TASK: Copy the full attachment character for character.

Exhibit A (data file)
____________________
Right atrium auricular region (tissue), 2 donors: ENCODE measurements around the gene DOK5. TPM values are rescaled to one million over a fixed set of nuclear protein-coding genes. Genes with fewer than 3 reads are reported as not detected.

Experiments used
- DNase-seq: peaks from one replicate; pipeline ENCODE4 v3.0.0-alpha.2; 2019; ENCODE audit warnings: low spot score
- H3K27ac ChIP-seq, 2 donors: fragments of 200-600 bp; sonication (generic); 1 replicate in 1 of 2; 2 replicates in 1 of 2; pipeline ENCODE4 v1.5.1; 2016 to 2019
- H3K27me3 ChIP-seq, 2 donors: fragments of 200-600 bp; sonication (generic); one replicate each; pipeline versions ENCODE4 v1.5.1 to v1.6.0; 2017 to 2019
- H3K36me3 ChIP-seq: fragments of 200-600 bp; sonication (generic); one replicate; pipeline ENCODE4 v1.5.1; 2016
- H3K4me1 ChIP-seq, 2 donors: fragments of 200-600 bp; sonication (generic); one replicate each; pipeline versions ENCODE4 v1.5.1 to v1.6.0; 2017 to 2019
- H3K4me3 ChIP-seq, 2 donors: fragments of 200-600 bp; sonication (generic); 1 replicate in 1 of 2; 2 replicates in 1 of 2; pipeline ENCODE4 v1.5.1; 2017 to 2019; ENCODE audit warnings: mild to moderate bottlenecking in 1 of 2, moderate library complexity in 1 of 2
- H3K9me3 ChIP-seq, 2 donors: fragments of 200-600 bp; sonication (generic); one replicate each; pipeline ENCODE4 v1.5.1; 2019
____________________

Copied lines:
Right atrium auricular region (tissue), 2 donors: ENCODE measurements around the gene DOK5. TPM values are rescaled to one million over a fixed set of nuclear protein-coding genes. Genes with fewer than 3 reads are reported as not detected.

Experiments used
- DNase-seq: peaks from one replicate; pipeline ENCODE4 v3.0.0-alpha.2; 2019; ENCODE audit warnings: low spot score
- H3K27ac ChIP-seq, 2 donors: fragments of 200-600 bp; sonication (generic); 1 replicate in 1 of 2; 2 replicates in 1 of 2; pipeline ENCODE4 v1.5.1; 2016 to 2019
- H3K27me3 ChIP-seq, 2 donors: fragments of 200-600 bp; sonication (generic); one replicate each; pipeline versions ENCODE4 v1.5.1 to v1.6.0; 2017 to 2019
- H3K36me3 ChIP-seq: fragments of 200-600 bp; sonication (generic); one replicate; pipeline ENCODE4 v1.5.1; 2016
- H3K4me1 ChIP-seq, 2 donors: fragments of 200-600 bp; sonication (generic); one replicate each; pipeline versions ENCODE4 v1.5.1 to v1.6.0; 2017 to 2019
- H3K4me3 ChIP-seq, 2 donors: fragments of 200-600 bp; sonication (generic); 1 replicate in 1 of 2; 2 replicates in 1 of 2; pipeline ENCODE4 v1.5.1; 2017 to 2019; ENCODE audit warnings: mild to moderate bottlenecking in 1 of 2, moderate library complexity in 1 of 2
- H3K9me3 ChIP-seq, 2 donors: fragments of 200-600 bp; sonication (generic); one replicate each; pipeline ENCODE4 v1.5.1; 2019